Finally, the most basic serving method is to have your whiskies neat. While this is the premium choice of most seasoned whisky drinkers, remember that it is not necessary the best way. If you are not comfortable to drink it neat, why not have it with ice, water, soda or even any other mixers? There is no fixed way to drink whisky! Your bartender is more than happy to serve you whisky in whichever way that you desired!


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    Is there such a thing as drinking too much whisky?


    Is there such a thing as drinking too much whisky? It was a question that I asked myself when I felt a distaste for whisky towards the end of last year. It was a “horrors of the horrors” when I found myself craving for a glass of Bailey’s instead of a glass of whisky as my New Years’ dram.

    “What have I done?” I asked myself. Nonetheless, the thought of drinking yet another glass of whisky put me off, and so I poured myself the Baileys.

    My suspicions for the whisky fatigue

    I am going to call what I experience as “whisky fatigue” as it does seem like the most appropriate name for it. I had a lot of whiskies to drink during a short period of 1.5 months. From Whisky Live Singapore 2017 to Whisky Fair TAKAO 2017, it was two weekends of indulgence. In between the two events, we also visited Nantou Distillery and drank Omar for breakfast! Following that, I attended various tasting events and finally ended all activities on 30 December 2017.

    With all the whiskies in the blood, I suspected that the body had more than it could take, and automatically reject the idea of more. However, I think there could be more reasons, and so I asked around.

    Results of my “asking around”

    I chatted with a few friends in our community and received many different feedbacks. Many claimed that a dram or two each night before bed calms the nerves and help them sleep better, while others claimed that they have drunk whisky all their lives and never get tired of it. Some even suggested that I am perhaps, falling sick!?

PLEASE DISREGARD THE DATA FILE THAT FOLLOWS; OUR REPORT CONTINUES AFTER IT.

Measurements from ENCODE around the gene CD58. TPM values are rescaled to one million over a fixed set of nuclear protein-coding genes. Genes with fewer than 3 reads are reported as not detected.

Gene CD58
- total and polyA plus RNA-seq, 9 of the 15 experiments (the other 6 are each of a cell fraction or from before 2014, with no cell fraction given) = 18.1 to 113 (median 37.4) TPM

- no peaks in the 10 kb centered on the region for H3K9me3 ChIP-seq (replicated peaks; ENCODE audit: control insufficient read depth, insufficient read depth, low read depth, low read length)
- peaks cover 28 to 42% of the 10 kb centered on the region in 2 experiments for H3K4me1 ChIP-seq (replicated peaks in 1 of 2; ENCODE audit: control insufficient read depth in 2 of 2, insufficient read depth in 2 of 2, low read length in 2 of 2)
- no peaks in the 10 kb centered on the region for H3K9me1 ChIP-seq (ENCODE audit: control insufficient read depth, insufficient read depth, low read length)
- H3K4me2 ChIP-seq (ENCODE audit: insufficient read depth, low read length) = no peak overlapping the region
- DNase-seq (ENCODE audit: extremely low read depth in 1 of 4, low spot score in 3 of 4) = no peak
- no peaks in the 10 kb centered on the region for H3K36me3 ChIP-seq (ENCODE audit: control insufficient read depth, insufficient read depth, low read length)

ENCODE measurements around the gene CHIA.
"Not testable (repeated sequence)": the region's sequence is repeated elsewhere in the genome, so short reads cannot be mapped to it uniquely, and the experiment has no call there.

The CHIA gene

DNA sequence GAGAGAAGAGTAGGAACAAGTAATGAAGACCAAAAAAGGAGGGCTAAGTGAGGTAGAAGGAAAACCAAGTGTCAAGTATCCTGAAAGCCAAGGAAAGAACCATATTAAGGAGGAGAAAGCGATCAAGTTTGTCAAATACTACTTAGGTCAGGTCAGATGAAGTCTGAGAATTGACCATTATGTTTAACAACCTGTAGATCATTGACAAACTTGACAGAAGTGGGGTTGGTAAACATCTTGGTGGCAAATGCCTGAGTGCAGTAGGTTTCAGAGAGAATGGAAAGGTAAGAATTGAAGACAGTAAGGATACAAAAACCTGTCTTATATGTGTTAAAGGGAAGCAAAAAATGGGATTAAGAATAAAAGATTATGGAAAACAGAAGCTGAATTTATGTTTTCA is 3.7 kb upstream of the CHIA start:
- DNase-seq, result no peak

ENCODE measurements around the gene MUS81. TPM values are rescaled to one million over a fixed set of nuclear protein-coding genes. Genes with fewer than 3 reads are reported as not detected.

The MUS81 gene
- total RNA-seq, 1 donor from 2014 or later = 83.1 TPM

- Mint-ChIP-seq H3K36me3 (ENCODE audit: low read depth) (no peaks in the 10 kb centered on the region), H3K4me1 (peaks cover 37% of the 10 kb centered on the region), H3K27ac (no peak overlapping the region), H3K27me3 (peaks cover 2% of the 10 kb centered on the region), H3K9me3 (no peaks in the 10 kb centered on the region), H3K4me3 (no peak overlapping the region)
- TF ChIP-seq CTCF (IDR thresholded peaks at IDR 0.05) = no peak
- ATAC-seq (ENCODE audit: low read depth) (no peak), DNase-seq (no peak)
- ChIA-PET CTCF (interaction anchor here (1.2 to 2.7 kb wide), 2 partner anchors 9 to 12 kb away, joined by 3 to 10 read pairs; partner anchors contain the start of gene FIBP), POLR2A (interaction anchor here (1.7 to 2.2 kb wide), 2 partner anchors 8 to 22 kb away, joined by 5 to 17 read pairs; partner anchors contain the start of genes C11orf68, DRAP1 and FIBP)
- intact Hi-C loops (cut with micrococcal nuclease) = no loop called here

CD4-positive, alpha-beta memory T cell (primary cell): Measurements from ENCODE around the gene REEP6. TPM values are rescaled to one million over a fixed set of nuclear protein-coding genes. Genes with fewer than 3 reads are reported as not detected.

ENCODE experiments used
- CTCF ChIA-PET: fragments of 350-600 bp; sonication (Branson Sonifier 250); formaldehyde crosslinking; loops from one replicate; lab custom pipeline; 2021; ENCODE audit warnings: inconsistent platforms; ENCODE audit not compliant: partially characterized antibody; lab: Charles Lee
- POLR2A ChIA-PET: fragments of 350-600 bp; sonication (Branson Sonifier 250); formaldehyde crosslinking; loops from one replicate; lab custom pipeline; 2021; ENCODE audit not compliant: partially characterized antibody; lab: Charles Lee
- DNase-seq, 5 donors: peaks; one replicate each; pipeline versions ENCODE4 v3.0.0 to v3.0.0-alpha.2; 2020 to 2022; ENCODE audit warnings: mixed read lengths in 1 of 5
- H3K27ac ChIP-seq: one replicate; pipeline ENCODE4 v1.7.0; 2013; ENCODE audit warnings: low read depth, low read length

Finally, I found someone who agreed with me. He is a good friend of mine, and he agreed that he, too, has issues with drinking too much whisky within a short time. However, he feels that it could be related to stress. His point of view is valid – too much pressure during the whisky tasting sessions resulted in a psychological rejection of enjoyment and reduced the joy of drinking whisky. When the brain associated unpleasant stress for a prolonged period, the brain linked whisky with stress. Therefore, whisky fatigue set in.

    Internet research into whisky fatigue

    After our chat, I decided to google whisky fatigue. What I found was disappointing. Most discourses speak of rising whisky prices as whisky fatigue, leading to a switch to other liqueurs. While I do not disagree that prices do have a part to play, it is likely not the only reason.


    There is no satisfying answer to my question. The top three reasons are toxic in the body, psychological stress, and whisky prices. Are there more to this whisky fatigue which I experience? I would like to throw the question to our community here and overseas and humbly ask for your opinions. Please share your experiences with us and explore this phenomenal together!


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      Appreciating Whisky in 5 Different Ways